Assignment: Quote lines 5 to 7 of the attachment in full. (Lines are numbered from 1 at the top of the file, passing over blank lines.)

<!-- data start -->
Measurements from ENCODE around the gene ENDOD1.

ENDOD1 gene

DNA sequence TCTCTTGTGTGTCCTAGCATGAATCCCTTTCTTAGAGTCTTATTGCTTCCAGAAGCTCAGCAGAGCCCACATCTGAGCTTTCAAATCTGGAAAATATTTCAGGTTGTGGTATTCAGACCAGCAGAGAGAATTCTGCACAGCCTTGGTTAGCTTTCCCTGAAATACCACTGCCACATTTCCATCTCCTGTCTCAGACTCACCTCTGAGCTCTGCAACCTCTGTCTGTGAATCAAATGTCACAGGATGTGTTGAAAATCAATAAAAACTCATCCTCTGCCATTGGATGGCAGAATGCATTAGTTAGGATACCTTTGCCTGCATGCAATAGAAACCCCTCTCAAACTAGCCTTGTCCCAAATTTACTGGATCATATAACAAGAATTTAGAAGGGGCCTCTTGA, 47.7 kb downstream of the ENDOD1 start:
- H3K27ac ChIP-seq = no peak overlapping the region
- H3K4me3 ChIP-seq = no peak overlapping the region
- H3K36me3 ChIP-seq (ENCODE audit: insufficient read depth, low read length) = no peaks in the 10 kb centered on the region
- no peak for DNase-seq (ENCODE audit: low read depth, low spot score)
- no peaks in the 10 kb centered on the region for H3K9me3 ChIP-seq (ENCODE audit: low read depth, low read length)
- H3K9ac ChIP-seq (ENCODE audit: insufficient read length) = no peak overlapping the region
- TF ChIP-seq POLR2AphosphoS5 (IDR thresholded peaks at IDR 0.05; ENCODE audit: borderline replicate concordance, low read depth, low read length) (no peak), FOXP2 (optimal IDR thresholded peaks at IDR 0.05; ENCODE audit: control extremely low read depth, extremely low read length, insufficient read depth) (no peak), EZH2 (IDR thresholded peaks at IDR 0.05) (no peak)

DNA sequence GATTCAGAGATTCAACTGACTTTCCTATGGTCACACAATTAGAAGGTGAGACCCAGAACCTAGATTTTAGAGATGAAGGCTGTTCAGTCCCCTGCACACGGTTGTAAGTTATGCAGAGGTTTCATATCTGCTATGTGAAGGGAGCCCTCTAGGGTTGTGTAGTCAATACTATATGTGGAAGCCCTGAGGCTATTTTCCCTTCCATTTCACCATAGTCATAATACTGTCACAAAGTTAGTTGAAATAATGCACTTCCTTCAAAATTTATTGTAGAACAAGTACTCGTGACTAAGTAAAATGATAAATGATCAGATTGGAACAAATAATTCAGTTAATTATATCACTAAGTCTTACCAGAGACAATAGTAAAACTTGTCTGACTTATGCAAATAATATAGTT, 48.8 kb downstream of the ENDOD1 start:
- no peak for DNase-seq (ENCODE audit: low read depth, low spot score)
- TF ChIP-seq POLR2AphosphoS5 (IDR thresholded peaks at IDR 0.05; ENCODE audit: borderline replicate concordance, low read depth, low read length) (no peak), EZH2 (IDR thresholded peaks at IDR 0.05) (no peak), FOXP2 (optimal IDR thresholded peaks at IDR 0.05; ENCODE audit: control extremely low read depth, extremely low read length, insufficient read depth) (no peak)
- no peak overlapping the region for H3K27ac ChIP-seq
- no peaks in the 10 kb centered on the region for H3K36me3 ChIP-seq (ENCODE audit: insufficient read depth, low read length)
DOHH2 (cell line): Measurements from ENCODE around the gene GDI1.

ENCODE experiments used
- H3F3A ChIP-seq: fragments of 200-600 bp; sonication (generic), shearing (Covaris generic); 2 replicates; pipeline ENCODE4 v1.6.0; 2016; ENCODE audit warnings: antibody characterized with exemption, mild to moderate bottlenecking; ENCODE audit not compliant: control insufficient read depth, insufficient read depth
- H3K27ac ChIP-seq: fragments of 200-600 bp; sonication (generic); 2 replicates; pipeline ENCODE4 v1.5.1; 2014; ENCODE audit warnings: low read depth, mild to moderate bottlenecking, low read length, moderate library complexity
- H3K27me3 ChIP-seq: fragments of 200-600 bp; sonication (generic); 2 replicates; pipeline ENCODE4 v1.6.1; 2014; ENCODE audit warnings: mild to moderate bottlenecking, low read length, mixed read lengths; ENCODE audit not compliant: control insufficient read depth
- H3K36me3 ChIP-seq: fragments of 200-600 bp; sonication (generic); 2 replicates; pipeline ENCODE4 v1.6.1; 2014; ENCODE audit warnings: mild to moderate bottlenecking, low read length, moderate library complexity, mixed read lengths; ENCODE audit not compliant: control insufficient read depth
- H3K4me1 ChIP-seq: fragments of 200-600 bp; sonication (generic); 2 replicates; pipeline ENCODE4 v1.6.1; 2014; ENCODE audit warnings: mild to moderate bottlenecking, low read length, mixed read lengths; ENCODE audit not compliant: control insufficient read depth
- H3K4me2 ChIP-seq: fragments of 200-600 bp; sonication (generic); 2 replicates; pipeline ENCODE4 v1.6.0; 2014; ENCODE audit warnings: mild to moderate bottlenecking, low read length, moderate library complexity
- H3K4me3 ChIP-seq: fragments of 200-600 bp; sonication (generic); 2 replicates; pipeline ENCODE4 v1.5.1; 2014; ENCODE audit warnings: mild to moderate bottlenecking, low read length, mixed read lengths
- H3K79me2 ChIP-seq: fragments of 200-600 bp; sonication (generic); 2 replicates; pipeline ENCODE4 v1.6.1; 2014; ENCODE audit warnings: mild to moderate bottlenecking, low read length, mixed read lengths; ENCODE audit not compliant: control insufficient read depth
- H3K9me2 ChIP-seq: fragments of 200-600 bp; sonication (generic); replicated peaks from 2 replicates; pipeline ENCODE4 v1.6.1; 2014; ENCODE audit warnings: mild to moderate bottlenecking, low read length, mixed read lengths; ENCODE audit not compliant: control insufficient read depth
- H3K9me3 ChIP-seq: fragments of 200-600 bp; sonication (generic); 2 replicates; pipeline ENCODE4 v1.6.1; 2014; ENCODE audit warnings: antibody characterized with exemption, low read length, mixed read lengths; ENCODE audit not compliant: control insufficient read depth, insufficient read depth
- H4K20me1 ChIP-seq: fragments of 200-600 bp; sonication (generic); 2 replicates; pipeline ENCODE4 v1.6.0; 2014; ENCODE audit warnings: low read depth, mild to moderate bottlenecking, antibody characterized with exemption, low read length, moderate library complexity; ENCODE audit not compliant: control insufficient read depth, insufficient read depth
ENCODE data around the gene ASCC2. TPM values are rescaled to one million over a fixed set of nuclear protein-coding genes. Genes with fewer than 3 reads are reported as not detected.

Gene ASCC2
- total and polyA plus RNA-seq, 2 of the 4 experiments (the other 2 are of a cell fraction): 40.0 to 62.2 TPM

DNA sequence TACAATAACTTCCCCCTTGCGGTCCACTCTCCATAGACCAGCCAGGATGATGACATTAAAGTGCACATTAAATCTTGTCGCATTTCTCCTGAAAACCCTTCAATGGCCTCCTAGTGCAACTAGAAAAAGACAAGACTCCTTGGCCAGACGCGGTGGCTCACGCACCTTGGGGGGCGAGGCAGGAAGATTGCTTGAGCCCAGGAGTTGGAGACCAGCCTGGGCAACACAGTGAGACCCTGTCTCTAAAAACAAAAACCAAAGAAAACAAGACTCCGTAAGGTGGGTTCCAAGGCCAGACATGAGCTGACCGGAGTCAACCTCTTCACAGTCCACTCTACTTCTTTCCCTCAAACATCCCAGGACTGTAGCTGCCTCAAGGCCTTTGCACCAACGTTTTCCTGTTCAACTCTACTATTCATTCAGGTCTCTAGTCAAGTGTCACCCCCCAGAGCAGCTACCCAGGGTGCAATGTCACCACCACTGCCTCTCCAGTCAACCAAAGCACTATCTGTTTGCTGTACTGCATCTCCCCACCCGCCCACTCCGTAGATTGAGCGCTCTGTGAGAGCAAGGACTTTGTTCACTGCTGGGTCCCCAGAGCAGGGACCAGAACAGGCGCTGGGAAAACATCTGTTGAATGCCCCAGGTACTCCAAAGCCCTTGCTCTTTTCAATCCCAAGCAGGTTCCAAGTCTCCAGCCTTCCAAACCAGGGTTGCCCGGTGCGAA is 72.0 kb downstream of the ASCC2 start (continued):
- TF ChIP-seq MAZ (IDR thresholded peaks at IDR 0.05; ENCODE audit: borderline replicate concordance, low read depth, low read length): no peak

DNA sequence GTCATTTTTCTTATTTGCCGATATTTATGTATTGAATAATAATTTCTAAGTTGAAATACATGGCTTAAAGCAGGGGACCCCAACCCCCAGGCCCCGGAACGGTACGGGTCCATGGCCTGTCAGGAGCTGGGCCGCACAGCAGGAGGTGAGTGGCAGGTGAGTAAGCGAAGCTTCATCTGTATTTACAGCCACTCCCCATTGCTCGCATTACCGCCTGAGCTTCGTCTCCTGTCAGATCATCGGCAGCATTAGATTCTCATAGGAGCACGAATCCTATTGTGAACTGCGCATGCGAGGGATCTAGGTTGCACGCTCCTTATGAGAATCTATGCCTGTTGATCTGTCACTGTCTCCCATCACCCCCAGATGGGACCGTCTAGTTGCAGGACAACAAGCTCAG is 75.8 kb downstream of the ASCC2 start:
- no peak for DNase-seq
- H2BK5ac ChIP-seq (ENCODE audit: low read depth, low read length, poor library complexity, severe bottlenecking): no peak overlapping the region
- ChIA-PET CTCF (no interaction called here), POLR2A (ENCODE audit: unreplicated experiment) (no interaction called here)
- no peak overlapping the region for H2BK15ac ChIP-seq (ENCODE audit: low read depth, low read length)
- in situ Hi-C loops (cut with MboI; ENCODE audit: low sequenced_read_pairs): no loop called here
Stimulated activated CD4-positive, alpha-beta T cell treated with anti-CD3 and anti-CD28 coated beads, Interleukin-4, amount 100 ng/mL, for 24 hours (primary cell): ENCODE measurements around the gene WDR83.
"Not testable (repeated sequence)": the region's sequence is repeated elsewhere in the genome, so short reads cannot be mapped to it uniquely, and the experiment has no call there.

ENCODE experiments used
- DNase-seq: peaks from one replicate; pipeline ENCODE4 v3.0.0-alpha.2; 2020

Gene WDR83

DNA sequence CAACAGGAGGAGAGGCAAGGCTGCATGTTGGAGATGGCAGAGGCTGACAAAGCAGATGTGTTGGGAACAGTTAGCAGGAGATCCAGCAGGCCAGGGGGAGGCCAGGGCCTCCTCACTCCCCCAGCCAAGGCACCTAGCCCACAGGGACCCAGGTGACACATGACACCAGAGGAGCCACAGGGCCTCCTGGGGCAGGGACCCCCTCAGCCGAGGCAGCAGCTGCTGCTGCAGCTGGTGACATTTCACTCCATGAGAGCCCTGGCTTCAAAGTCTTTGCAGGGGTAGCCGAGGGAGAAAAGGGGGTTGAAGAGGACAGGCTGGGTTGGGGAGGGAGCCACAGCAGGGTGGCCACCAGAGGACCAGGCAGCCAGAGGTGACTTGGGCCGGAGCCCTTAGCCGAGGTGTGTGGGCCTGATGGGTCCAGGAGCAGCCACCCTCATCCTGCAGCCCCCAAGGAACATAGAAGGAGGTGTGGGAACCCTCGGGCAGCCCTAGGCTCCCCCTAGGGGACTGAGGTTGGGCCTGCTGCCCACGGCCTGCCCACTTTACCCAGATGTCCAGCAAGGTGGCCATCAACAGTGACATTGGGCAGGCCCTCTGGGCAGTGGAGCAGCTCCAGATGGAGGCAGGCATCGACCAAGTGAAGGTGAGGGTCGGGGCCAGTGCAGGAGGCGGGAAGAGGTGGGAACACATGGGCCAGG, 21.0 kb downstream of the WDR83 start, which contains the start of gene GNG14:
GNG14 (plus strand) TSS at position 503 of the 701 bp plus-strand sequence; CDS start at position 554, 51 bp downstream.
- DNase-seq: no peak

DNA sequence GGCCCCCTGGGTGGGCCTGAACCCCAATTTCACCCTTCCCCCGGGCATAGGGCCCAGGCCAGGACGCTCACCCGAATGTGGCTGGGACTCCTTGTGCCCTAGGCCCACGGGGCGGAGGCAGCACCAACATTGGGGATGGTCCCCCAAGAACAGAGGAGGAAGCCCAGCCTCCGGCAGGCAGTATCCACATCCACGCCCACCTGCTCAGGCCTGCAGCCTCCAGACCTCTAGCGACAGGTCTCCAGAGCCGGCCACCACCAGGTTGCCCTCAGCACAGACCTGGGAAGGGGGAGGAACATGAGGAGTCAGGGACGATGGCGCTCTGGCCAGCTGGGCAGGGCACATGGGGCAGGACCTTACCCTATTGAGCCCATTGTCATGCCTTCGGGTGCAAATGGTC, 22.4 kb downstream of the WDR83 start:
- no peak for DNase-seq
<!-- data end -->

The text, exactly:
- H3K4me3 ChIP-seq = no peak overlapping the region
- H3K36me3 ChIP-seq (ENCODE audit: insufficient read depth, low read length) = no peaks in the 10 kb centered on the region
- no peak for DNase-seq (ENCODE audit: low read depth, low spot score)